Carrier Sekani Tribal Council
September 09, 2010 10:02 ET
Hundreds March to Oppose Enbridge Northern Gateway Pipeline
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PRINCE GEORGE, BC, NEWS RELEASE--(Marketwire - Sept. 9, 2010) - Today, more than 500 people marched through downtown Prince George, BC, in support of First Nations and northern BC residents opposing a tar sands pipeline and tanker port proposed by Enbridge Pipelines Inc.
The proposed pipeline would move up to 525,000 barrels of oil a day from the tar sands in northern Alberta to tanker port in Kitimat, BC. The project would cross unceded territories claimed by over 20 First Nations. It would also cross 785 watercourses, fragment wildlife habitat and impact fragile salmon fisheries. Enbridge has a long history of pipeline spills and other accidents, including a one million gallon spill of crude oil into the Kalamazoo River in Michigan in July-one of the largest spills in U.S. history.
Today's multi-generational procession began at the Court House and concluded at a rally held outside the Prince George Civic Center where the federally appointed Joint Review Panel listened to issues and concerns about the project. The march follows a 250 strong rally at a similar hearing last week in Kitimat, BC. Carrier Sekani Tribal Council (CSTC) communities want Federal regulators to conduct a community-led review process based on minimal international standards, such as those held in the United Nations Declaration on the Rights of Indigenous Peoples, which would address the full spectrum of impacts to aboriginal rights and the environment related to the proposed project.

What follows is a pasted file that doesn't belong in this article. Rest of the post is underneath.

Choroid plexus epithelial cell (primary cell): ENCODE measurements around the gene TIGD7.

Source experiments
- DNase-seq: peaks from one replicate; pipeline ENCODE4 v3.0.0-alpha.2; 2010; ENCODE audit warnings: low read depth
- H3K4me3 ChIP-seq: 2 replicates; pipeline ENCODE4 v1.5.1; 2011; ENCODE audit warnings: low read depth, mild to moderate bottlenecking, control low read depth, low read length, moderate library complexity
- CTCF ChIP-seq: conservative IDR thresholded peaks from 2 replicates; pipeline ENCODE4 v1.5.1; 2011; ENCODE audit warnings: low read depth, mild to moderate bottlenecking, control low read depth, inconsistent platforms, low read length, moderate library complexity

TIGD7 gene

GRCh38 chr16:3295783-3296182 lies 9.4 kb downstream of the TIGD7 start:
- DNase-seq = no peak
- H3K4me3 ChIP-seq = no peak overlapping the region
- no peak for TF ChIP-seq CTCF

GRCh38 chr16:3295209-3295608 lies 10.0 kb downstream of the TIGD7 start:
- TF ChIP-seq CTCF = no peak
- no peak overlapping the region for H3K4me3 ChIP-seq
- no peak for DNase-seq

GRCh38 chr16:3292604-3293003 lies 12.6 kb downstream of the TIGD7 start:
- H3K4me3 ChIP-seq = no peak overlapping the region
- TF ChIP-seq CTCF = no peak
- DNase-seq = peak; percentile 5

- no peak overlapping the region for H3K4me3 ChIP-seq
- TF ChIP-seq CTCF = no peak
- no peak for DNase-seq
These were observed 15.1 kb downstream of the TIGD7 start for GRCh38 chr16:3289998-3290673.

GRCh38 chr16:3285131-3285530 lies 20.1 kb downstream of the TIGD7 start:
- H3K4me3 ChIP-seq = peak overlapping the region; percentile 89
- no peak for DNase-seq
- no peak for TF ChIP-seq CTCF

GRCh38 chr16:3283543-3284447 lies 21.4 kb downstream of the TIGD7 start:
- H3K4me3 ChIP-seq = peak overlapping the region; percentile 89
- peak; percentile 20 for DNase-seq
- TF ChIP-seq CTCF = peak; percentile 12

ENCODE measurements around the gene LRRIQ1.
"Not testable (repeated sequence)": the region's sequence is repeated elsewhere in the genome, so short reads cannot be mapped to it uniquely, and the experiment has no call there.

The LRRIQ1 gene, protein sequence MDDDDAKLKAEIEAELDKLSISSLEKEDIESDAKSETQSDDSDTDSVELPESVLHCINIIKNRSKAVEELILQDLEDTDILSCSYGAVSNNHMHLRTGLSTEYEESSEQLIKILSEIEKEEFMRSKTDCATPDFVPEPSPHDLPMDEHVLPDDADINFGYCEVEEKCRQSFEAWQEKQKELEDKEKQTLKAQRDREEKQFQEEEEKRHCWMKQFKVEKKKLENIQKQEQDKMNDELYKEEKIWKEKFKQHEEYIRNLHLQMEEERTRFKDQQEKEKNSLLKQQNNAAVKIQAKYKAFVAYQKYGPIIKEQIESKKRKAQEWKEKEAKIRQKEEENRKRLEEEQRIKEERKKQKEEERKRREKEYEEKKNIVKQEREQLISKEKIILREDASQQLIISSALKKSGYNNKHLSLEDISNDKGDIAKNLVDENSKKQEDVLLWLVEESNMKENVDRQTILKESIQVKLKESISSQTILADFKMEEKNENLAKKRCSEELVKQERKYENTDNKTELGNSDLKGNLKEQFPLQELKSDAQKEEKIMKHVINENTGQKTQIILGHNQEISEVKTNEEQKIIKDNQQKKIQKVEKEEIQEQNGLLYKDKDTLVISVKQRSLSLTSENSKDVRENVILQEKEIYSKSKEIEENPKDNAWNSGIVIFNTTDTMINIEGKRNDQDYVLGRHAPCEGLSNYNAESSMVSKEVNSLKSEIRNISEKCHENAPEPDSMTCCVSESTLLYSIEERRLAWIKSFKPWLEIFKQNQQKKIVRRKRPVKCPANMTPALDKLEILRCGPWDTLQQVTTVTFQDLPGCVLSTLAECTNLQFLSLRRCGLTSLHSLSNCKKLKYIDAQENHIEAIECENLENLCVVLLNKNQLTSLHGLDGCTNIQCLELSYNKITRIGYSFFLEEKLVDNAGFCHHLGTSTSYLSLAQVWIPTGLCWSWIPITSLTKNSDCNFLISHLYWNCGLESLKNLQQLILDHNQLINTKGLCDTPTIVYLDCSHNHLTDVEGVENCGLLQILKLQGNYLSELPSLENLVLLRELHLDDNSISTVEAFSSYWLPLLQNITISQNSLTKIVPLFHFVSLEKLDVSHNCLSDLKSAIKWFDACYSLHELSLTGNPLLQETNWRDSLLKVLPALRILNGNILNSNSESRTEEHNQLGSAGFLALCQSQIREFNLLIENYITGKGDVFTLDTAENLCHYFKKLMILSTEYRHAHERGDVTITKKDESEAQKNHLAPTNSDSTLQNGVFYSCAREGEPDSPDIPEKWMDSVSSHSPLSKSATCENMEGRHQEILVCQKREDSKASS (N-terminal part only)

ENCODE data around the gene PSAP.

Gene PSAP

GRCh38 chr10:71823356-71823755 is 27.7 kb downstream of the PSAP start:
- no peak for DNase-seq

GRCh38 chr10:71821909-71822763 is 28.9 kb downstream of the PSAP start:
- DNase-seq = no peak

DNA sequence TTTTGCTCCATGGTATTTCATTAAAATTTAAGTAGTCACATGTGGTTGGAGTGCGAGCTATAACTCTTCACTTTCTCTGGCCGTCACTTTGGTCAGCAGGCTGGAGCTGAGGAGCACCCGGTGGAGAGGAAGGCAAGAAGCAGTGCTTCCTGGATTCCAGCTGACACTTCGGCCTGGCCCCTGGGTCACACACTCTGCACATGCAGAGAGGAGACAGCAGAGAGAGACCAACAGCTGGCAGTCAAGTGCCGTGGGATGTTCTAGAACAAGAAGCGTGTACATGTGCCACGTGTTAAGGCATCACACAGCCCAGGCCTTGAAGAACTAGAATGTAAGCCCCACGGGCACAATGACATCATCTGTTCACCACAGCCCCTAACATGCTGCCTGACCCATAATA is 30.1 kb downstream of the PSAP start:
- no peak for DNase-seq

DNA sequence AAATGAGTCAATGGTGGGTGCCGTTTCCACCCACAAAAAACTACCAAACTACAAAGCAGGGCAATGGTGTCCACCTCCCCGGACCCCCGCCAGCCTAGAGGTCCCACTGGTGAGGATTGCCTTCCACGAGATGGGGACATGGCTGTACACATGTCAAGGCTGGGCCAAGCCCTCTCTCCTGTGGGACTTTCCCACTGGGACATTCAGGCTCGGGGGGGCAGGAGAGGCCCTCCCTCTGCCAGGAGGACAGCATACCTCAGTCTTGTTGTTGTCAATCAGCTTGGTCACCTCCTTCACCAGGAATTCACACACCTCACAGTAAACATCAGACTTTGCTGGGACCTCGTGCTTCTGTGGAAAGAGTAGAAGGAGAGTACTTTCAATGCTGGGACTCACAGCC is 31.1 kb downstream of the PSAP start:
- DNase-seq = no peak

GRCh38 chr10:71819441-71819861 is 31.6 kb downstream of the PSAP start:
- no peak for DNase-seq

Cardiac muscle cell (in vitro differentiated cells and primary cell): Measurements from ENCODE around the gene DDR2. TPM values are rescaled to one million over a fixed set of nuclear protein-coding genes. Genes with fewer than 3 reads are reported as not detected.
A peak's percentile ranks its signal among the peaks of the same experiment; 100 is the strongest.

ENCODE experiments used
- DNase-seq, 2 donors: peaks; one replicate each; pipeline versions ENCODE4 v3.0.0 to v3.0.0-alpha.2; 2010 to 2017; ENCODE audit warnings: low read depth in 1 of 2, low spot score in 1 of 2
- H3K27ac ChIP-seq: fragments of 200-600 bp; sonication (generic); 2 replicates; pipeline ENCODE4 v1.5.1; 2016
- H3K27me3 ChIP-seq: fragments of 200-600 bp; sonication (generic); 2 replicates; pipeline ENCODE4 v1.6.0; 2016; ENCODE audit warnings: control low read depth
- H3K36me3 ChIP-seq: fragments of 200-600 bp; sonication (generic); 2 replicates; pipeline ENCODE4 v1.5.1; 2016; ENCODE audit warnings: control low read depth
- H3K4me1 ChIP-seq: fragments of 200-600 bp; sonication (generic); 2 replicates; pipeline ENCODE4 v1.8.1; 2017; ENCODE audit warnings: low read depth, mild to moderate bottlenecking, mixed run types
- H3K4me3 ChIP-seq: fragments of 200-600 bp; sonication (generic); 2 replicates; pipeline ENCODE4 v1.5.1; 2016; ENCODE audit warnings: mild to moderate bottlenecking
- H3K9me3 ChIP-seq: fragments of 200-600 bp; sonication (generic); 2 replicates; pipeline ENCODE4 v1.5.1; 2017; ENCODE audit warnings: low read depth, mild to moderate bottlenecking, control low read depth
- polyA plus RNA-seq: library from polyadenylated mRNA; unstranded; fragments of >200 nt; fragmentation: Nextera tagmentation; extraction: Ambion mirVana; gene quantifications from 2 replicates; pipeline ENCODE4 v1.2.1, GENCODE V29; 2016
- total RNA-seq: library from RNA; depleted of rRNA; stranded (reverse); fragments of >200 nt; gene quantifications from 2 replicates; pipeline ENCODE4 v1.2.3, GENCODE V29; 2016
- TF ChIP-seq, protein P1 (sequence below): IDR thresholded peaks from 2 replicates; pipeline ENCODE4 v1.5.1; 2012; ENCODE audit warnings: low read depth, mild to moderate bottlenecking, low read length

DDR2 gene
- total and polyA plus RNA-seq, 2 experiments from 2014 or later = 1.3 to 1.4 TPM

"We invite all Indigenous peoples to join the fight against the proposed Enbridge Northern Gateway Pipelines project," said Tribal Chief David Luggi. "Those backing the Enbridge Gateway pipeline should know that as long as CSTC First Nations withhold consent, this project is not viable. We have the legal and moral power to decide what happens in our territories. We have not relinquished our powers to protect our lands for future generations."
Environmental groups such as the Sea to Sands conservation alliance also have concerns regarding the Joint Review Panel lack of scope. "How can the pipeline project be reviewed in isolation of the Tarsands and the oil tankers? If Enbridge is going to build a pipeline without any oil or condensate running through, we would not be in this position. It is the fact that Enbridge proposes to transmit dirty oil from the Tarsands across our beautiful Province to export to Asia and, all the risk that that entails, that we are vehemently opposed to this project" stated Hillary Crowley of the Sea to Sands Conservation Alliance.
Other groups such as the Rainforest Action Network (RAN) have been advocating for change within the finance community to stop the bank roll of unsustainable industries. According to financial data compiled by RAN the Toronto Dominion Bank and Royal Bank of Canada have financed more than $11.8 billion for Enbridge since 2007.
/For further information: Vice Tribal Chief Terry Teegee at firstname.lastname@example.org (250) 640-3256 /
IN: ECONOMY, ENERGY, ENVIRONMENT